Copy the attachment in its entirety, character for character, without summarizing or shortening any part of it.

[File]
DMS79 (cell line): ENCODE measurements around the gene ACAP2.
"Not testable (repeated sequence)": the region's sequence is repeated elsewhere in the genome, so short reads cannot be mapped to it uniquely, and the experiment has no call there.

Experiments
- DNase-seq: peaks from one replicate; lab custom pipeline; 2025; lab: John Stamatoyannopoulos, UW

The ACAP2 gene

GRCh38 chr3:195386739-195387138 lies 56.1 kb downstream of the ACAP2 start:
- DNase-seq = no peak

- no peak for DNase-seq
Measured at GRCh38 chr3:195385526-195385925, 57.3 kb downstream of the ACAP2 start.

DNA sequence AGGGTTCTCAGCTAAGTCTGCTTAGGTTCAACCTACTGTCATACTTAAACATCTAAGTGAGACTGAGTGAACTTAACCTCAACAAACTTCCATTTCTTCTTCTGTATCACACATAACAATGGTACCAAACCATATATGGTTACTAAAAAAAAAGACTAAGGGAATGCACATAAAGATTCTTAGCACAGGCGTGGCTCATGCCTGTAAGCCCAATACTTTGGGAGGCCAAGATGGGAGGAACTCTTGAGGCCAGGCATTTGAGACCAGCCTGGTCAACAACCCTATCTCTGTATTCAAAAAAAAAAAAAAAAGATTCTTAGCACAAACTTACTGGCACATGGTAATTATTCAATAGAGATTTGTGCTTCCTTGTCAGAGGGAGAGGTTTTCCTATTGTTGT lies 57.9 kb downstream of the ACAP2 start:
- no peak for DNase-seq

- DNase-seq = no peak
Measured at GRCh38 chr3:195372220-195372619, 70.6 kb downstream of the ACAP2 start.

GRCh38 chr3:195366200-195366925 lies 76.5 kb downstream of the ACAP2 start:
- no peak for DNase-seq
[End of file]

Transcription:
DMS79 (cell line): ENCODE measurements around the gene ACAP2.
"Not testable (repeated sequence)": the region's sequence is repeated elsewhere in the genome, so short reads cannot be mapped to it uniquely, and the experiment has no call there.

Experiments
- DNase-seq: peaks from one replicate; lab custom pipeline; 2025; lab: John Stamatoyannopoulos, UW

The ACAP2 gene

GRCh38 chr3:195386739-195387138 lies 56.1 kb downstream of the ACAP2 start:
- DNase-seq = no peak

- no peak for DNase-seq
Measured at GRCh38 chr3:195385526-195385925, 57.3 kb downstream of the ACAP2 start.

DNA sequence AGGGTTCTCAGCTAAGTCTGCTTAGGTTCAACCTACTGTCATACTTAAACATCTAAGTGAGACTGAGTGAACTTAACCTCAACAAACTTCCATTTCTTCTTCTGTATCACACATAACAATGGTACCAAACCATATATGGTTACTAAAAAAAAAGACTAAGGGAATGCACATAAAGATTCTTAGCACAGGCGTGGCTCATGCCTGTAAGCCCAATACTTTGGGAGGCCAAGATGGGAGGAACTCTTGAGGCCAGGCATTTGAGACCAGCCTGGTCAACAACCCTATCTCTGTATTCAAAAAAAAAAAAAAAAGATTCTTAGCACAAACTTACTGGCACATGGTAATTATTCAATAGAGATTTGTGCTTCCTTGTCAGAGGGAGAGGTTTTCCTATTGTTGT lies 57.9 kb downstream of the ACAP2 start:
- no peak for DNase-seq

- DNase-seq = no peak
Measured at GRCh38 chr3:195372220-195372619, 70.6 kb downstream of the ACAP2 start.

GRCh38 chr3:195366200-195366925 lies 76.5 kb downstream of the ACAP2 start:
- no peak for DNase-seq